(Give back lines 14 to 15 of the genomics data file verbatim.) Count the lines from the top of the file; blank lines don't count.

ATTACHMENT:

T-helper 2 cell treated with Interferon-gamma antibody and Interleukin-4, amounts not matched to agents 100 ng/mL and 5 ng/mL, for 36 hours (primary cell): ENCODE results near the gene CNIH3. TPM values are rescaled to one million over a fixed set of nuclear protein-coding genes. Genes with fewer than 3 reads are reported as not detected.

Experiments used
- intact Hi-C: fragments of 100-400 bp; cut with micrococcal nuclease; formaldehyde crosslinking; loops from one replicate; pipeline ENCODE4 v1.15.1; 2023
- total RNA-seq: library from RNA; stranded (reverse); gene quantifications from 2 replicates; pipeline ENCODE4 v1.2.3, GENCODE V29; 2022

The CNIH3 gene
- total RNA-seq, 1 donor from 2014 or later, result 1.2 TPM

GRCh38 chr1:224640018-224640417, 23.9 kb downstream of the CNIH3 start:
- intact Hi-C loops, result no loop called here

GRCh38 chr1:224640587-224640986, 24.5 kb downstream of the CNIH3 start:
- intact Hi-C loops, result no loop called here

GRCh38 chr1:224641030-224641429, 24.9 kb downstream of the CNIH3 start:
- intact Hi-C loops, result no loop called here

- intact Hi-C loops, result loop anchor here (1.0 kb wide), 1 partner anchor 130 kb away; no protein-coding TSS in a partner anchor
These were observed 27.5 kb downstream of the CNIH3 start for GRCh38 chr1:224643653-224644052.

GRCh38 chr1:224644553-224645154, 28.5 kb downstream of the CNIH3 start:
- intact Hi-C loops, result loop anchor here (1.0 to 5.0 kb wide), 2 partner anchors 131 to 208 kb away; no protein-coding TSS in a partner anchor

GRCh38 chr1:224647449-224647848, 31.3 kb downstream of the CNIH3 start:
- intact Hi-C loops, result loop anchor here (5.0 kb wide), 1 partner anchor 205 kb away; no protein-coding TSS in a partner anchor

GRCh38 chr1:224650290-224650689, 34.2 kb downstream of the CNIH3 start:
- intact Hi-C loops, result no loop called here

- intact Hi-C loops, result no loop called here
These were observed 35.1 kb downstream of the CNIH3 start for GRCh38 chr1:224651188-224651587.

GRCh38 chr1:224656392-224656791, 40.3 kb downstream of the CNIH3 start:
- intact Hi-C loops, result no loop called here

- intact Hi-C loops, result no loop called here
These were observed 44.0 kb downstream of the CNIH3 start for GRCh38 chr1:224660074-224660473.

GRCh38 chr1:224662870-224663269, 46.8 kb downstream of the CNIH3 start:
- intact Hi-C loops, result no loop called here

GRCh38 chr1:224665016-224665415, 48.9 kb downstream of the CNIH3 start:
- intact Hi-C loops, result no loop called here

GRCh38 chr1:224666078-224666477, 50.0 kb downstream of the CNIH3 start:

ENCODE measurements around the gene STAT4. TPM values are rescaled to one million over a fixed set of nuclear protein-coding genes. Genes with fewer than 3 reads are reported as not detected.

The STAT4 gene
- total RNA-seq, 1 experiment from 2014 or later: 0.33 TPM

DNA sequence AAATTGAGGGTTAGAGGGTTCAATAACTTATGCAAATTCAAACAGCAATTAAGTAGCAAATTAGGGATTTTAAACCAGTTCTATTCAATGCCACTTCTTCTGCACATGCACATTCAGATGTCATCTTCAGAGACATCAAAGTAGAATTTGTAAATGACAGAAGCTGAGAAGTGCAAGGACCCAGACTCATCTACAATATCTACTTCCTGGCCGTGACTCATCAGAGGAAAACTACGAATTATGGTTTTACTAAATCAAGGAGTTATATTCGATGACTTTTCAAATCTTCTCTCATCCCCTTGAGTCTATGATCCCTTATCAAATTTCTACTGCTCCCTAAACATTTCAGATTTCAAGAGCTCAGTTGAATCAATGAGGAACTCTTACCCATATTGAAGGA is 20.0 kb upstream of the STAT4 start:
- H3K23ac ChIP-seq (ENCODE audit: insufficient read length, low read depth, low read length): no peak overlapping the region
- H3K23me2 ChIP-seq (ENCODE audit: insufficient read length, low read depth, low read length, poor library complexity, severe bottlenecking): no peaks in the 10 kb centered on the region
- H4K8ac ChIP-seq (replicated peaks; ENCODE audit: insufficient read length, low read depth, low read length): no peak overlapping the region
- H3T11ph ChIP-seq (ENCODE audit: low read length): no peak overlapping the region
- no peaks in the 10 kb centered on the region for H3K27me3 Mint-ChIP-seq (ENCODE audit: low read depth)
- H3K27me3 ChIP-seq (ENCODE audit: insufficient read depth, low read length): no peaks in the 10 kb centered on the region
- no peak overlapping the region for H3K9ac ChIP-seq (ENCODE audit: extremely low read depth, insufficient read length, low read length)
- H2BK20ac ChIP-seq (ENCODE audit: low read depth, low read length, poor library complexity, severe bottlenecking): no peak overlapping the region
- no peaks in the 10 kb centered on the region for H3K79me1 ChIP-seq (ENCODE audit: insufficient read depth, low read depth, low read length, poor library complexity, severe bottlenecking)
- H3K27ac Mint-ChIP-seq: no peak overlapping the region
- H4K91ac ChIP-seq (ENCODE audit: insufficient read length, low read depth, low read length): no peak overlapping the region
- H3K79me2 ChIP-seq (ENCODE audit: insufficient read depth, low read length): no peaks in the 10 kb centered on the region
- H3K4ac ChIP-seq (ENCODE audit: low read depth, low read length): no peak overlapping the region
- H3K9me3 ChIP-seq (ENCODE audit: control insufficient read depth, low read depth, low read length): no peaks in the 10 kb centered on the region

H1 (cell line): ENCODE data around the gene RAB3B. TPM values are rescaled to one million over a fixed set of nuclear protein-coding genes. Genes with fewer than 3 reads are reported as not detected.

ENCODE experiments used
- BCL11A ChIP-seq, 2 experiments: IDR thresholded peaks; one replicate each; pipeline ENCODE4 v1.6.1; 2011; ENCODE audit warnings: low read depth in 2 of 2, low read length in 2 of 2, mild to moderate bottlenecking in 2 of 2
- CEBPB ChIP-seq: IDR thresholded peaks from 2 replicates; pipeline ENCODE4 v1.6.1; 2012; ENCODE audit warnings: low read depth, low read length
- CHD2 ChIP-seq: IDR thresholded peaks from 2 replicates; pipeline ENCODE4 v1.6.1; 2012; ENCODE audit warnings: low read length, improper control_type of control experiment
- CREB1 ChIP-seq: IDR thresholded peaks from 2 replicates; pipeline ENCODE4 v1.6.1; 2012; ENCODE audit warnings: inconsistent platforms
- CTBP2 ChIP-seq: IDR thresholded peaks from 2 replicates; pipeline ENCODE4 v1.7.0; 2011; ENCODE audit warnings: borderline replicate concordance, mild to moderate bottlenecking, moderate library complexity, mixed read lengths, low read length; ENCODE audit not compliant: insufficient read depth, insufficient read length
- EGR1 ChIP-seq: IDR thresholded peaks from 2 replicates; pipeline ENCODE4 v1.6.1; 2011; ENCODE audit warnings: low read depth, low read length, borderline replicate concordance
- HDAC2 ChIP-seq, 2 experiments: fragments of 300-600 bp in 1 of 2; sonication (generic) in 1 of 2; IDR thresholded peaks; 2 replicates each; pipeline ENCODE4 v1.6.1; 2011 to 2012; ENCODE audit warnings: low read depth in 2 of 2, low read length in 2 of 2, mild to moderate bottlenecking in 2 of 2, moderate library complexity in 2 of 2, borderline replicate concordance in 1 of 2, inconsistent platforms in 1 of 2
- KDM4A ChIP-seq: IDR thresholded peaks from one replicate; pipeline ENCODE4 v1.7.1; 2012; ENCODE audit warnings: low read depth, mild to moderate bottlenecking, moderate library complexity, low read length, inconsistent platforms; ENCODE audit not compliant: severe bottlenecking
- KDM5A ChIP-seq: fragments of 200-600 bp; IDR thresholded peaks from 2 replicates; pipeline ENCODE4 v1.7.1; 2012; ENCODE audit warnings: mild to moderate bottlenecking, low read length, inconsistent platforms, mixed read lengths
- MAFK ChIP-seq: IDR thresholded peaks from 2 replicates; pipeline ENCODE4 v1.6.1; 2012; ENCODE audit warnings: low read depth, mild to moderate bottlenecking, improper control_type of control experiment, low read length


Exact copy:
These were observed 27.5 kb downstream of the CNIH3 start for GRCh38 chr1:224643653-224644052.

GRCh38 chr1:224644553-224645154, 28.5 kb downstream of the CNIH3 start: